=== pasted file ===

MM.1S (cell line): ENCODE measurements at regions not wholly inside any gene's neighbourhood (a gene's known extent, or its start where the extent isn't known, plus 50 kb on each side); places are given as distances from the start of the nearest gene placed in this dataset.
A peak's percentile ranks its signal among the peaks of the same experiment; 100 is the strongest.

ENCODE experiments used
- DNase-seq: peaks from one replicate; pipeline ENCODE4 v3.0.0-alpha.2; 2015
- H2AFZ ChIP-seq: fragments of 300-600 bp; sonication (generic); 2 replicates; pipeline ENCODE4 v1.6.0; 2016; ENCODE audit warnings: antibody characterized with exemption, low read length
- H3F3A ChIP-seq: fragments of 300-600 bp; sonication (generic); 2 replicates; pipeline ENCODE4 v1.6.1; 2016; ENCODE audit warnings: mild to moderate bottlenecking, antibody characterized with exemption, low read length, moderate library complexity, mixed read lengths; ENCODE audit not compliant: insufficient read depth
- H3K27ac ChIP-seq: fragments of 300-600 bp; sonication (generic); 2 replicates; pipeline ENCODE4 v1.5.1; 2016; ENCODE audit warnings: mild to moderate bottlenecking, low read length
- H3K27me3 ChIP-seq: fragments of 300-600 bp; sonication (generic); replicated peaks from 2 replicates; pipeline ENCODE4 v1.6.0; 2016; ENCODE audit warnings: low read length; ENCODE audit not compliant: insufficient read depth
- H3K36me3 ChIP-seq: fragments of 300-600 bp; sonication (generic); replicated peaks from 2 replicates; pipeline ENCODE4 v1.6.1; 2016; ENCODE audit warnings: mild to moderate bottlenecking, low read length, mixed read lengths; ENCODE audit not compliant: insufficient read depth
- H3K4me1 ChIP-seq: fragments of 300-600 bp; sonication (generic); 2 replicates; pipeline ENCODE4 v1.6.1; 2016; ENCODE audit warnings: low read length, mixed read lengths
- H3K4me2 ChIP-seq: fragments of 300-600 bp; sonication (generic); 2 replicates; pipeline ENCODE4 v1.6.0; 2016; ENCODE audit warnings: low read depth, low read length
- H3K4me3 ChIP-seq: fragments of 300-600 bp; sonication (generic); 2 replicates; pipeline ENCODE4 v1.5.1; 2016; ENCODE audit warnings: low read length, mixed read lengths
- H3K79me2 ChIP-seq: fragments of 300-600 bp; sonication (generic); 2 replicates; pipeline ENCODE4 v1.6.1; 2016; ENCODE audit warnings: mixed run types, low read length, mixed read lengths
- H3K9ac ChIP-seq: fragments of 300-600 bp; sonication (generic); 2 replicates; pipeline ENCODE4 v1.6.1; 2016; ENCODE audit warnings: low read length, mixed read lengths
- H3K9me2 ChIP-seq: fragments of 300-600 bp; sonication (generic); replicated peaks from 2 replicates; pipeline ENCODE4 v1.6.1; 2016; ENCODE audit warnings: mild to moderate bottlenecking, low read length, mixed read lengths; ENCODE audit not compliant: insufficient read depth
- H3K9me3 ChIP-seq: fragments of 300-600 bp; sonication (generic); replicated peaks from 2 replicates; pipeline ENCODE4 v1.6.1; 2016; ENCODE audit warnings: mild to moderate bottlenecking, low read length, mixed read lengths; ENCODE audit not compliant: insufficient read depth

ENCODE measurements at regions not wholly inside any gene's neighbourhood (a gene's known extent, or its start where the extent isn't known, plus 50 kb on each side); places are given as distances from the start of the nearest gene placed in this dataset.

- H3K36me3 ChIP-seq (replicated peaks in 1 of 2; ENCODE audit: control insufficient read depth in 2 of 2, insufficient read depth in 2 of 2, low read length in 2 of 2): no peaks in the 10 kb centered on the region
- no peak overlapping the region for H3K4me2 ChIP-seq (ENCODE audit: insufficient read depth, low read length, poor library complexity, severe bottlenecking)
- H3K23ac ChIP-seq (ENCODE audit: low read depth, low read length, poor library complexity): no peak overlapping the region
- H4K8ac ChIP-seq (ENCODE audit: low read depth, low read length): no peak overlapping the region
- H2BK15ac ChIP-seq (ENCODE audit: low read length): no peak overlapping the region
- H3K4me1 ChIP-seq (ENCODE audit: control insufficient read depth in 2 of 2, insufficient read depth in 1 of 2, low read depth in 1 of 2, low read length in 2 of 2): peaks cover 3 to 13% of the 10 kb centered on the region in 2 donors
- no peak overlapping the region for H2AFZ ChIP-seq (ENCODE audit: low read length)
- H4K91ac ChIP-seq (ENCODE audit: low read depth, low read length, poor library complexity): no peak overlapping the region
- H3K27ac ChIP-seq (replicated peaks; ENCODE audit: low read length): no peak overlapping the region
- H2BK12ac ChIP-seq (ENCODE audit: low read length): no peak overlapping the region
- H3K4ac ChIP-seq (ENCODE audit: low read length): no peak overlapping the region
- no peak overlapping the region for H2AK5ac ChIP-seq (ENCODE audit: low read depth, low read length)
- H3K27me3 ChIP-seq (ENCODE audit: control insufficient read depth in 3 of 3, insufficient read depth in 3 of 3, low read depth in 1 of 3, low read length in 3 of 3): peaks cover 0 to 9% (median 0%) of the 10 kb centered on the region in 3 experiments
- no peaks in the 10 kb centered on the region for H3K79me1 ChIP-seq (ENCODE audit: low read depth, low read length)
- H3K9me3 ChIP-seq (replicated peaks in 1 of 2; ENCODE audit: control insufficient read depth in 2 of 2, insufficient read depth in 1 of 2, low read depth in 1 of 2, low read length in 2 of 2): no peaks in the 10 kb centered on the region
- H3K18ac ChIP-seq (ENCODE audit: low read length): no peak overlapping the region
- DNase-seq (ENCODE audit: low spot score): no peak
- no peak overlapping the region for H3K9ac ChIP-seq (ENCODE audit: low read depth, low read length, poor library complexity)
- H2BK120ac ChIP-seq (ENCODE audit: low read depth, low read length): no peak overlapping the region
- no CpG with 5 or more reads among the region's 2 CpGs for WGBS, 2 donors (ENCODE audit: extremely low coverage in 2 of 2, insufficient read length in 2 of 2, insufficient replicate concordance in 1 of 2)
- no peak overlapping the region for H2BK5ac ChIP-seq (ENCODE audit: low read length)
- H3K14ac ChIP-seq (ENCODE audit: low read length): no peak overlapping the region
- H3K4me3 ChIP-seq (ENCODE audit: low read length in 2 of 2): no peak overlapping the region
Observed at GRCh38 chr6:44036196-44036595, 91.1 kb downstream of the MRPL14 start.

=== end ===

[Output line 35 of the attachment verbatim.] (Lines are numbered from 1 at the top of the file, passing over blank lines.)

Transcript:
- no peak overlapping the region for H3K9ac ChIP-seq (ENCODE audit: low read depth, low read length, poor library complexity)